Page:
The ordinary practices observed in any ham radio activity apply to repeaters. Listen first, listen some more, and then jump in. Keep transmissions short, leave gaps for others to join, identify yourself (call and also first name). Keep language clean, and realize there may be many silent listeners. You don’t really know how many people you are talking to!

During a conversation, wait to respond until you hear the courtesy tone after the other party stops transmitting. Most repeaters have timers which will shut down the repeater for a while if a user’s talk time exceeds the time-out period. The courtesy tone indicates that the timer has been reset. Jumping in before the tone means you only have whatever is left on the timer from the previous transmission.

It’s best to wait longer, at least until the end of the “repeater tail”, the period of time the repeater transmits after the other party “un-keys” or stops transmitting. Waiting even longer, especially during commute hours, will allow other hams space to join the conversation or to request use of the repeater for a more urgent call to another ham. This would apply also to repeaters without the courtesy tone.

To start a conversation when a repeater is idle, call someone you expect to be listening, or just throw out your call with something like “W7AND monitoring” or “W7AND listening”. “CQ” is not generally used on FM repeaters. To join an existing conversation, wait for a gap and quickly inject your call, or perhaps the word “comment”. You may have to do that more than once and wait for the parties to conclude a train of thought. Reserve the term “break” for an emergency situation.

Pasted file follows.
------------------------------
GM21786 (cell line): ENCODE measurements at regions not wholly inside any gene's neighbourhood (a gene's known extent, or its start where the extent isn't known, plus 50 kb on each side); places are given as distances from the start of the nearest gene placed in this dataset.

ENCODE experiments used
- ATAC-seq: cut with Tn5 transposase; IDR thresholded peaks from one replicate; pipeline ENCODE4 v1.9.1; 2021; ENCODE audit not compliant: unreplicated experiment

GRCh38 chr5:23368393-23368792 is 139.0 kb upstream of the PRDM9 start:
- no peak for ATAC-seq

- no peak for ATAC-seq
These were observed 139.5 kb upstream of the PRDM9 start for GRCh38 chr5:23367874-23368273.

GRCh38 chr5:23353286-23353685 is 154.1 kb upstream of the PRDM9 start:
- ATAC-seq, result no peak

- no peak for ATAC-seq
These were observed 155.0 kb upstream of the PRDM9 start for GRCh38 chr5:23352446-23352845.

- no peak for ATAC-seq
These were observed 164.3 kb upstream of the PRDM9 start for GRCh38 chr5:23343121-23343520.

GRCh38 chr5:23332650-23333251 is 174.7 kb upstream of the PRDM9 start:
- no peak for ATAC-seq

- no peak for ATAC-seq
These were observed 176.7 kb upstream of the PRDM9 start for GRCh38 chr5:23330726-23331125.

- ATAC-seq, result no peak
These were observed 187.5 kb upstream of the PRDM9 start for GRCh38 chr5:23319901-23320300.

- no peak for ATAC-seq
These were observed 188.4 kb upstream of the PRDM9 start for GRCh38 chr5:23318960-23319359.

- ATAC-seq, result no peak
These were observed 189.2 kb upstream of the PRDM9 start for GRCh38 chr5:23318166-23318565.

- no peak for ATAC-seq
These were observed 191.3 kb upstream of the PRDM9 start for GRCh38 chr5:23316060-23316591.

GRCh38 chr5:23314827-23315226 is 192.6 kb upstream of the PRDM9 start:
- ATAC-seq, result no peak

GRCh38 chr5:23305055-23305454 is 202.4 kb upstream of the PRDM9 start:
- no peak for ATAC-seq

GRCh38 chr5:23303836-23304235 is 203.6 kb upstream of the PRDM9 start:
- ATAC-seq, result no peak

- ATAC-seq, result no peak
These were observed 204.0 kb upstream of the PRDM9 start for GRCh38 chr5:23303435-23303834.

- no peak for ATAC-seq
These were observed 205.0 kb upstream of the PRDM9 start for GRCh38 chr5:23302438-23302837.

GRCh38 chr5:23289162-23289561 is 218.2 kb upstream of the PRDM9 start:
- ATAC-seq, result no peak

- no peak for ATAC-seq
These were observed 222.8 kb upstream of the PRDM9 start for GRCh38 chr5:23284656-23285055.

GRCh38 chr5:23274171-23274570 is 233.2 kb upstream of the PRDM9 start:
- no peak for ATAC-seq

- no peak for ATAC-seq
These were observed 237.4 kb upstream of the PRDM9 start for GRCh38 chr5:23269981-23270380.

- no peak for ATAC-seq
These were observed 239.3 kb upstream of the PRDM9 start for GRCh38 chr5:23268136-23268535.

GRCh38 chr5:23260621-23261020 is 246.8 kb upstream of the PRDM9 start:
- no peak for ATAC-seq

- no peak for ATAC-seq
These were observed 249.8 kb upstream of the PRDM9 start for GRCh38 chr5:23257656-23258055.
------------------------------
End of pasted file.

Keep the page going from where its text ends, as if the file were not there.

Double trouble: A common problem during any radio interchange is the “double” when two parties transmit at the same time. This becomes troublesome when there are several hams sharing the same conversation. It’s not a cardinal sin, but you will only know you were part of a double after you un-key your mike and another ham tells you about it, or you hear another party in the middle of his half of the double.

In many cases the conflicting signals of a double will be unintelligible, but in others the stronger signal may “win” and be heard, with the weaker signal being heard only as a strange buzz. Keeping transmissions short reduces the magnitude of the disruption. It is also helpful to direct control to the next participant in some consistent order, by name or call, when you finish talking.

Hams use various methods for handing the mike to another participant. Some use “over”, or “go ahead”, or just “go”. Others just un-key and let the courtesy tone or the repeater carrier drop indicate they’ve stopped transmitting.

When you are done using the repeater, sign off by saying “W7AND clear”, or “W7AND clear and monitoring”. This lets other hams know the repeater is available after all contact participants have signed off.

Identifying: The rule says every ten minutes and when finishing a contact, but adding one at the beginning is common courtesy. Repeaters themselves identify and become reminders for the users to do so as well.

Signal reports: The usual RS method isn’t used in the FM world. The more useful report is a description of the effective “quieting” with terms like “full quieting”, or “readable with some picket fencing”, or “some hash but readable”, or “lots of dropouts and mostly no copy”, etc.

Distinguish between the strength of the repeater signal and the user’s source signal. If the repeater is coming in at full strength, then a marginal signal is probably the other parties location/power/antenna, etc. But if the repeater signal is weak, it is probably your problem.

If others are having a lot of difficulty hearing you, bail out unless it is an emergency. On FM repeaters, hams get annoyed when they have to work too hard to dig intelligence out of the noise!

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